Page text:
BD invited two prominent 1960s housing architects to review Machines for Living, a play exploring 1960s architectural idealism.
Here, Kate Macintosh and George Finch, whose projects the Let Slip theatre company visited while researching the play, share their thoughts.
There are not many plays about architects and architecture. I can only think of one, Ibsen’s The Master Builder which, like this one, focuses on the hubris to which architects can succumb and finishes with a death, which may or may not be a suicide.
Dramatically the four-man play Machines for Living, at the Blue Elephant in Camberwell through June 16, is very successful in presenting complex, didactic arguments on where responsibility for the failure of some public housing should rest; whether on poor management/maintenance, insensitive use of materials or inflexibility of housing allocation. The tendency of architects to follow the latest fashion, whether it be new-brutalism or glossy, colourful pods and our frequent failure to connect with the reality of the user-client, are wittily sent up.
At the end of the play (tellingly performed within about a half-mile of the now emptied Heygate estate) having felt slightly pilloried, we were left with the question: has anything improved since the days when substantial sections of London were clear-felled, not to provide sites for “economic regeneration” projects (as is now being fought off in Carpenters Estate, Newham) but with the intention of getting all citizens decently housed?
The answer has to be “no”. The poor are still the subject of social experiments, the outcome of which will almost certainly be dire for the common-weal. There are few now who aspire to offer any solution to the increasing polarisation of society. The “social cleansing” of our capital (to quote Boris Johnson) has only just started. 88% is in the pipe-line.
But it is doubtful that architects or architecture are primarily to blame, except possibly in architects’ willingness to accept anything as a challenge, even when the building process is clearly being set on the agenda ahead of the quality of the product.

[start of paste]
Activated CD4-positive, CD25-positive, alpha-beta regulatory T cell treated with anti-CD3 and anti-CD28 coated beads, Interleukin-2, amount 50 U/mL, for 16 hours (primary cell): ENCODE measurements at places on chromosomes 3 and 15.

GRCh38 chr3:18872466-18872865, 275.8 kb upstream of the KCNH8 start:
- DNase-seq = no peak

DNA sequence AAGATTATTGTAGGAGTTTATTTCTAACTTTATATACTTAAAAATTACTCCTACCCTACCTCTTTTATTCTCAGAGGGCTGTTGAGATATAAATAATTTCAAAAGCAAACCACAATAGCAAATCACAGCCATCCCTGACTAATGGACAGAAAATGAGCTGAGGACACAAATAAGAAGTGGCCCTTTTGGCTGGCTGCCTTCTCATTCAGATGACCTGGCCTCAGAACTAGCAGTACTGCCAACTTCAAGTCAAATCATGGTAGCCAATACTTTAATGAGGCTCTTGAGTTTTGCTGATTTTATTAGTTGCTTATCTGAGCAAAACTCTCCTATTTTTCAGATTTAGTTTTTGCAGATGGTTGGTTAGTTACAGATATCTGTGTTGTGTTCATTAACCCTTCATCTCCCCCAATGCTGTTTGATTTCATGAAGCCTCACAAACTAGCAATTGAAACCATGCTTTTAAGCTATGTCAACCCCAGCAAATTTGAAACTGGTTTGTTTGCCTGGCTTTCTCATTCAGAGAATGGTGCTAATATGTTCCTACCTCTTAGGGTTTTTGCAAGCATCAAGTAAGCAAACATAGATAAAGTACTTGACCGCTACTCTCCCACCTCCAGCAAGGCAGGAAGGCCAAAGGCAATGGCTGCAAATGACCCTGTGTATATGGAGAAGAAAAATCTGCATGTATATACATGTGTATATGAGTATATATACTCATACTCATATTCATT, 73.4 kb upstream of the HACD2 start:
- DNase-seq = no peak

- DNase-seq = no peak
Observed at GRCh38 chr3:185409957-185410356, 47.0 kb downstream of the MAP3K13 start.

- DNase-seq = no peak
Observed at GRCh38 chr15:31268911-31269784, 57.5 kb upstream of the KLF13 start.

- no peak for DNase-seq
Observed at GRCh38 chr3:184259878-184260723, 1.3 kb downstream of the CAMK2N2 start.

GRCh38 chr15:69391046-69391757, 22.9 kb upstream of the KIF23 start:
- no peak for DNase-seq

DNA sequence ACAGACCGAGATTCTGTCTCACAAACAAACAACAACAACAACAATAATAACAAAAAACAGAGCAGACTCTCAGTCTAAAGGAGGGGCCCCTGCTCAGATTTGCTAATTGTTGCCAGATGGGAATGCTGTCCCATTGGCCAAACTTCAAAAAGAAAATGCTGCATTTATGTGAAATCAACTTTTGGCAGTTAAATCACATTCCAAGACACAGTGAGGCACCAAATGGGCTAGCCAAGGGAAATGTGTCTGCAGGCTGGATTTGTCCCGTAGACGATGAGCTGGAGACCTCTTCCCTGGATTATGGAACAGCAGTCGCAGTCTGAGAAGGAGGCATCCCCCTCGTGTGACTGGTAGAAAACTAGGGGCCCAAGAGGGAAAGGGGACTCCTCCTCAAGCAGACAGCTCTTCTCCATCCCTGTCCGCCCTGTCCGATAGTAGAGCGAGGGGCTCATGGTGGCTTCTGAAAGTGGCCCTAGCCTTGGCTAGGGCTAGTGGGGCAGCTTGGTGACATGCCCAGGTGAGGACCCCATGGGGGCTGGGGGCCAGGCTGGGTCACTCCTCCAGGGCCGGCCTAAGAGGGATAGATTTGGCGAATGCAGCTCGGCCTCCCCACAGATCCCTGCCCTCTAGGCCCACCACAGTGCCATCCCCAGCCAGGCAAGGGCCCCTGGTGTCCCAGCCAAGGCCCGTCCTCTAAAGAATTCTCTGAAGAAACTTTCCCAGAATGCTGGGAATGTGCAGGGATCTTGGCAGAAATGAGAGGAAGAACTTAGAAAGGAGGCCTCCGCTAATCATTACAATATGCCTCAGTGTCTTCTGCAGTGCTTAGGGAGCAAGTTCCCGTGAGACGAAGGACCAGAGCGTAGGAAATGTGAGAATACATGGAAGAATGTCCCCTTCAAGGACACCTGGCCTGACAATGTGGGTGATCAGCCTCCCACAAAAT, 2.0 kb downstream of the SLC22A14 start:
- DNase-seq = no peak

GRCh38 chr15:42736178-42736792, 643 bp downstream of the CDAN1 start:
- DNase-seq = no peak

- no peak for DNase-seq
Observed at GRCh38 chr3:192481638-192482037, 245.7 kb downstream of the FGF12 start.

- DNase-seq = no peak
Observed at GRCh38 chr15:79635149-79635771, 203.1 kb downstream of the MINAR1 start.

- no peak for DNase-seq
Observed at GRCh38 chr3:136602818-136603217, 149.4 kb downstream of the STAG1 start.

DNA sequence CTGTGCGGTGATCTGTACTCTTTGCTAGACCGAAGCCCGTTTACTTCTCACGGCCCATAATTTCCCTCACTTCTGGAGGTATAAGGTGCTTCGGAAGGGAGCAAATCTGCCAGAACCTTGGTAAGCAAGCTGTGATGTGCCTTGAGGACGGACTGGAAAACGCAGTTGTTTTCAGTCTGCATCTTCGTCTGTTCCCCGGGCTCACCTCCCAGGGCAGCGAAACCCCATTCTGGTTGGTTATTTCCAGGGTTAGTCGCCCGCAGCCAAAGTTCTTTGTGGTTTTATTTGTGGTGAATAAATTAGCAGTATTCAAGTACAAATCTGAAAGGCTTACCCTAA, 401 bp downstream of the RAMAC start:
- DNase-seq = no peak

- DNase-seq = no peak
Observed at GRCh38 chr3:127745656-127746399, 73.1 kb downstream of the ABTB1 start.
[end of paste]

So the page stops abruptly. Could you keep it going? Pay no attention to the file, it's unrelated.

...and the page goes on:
Consider only that the very materials and building types, which the play implies are to blame for social break-down — namely concrete and the tower block — when employed to house the well-heeled and given proper maintenance, as at the Barbican, are regarded as very des-res.
Kate Macintosh won a competition to design Dawson’s Heights in East Dulwich in the 1960s when she was 26.
This is a very lively and involving presentation of a very complex and diverse subject. It is put across with a clever combination of dance, projection and pantomime with a simple, flexible abstract set by Christina Hardinge.
The overall message is pessimistic, and rightly so given the present state of housing provision in this country.
As the perfomer, David Ralfe, explained in the discussion afterwards, in developing the story-line in rehearsal they realised the issues were not clear cut but to concentrate the theatrical experience they had to home in on a particular point of view.
So, from an insider’s perspective, there were a number of aspects that were over simplified.
Concrete and Corbusier did not come out of it very well and I do not think the designers of the dismal buildings that are such a pain to live in and look at would feel so strongly about their failure that they would jump off the roof.
But as a piece of theatre it came across with great assurance, cocking a snook at presumptuous architects - the full house audience responded enthusiastically.
It so happened that I had just been on a Docomomo organised walk around Lambeth looking at my housing schemes which included going into one of the precast concrete point blocks to talk to the tenants.
The dwellings are now privately owned under the right to buy but many of the occupiers are the original council tenants who have opted to stay. Those I met were all enthusiastic about their homes – eager to show me and thanking me for what I had done.
So in the discussion after the play I was able to show that concrete tower blocks were not inevitably awful
George Finch was a group leader at Lambeth architects department in the 1960s, where he was responsible for Lambeth Towers, Cotton Gardens and Brixton Rec.
Machines for Living runs at the Blue Elephant Theatre, south London, until Saturday June 16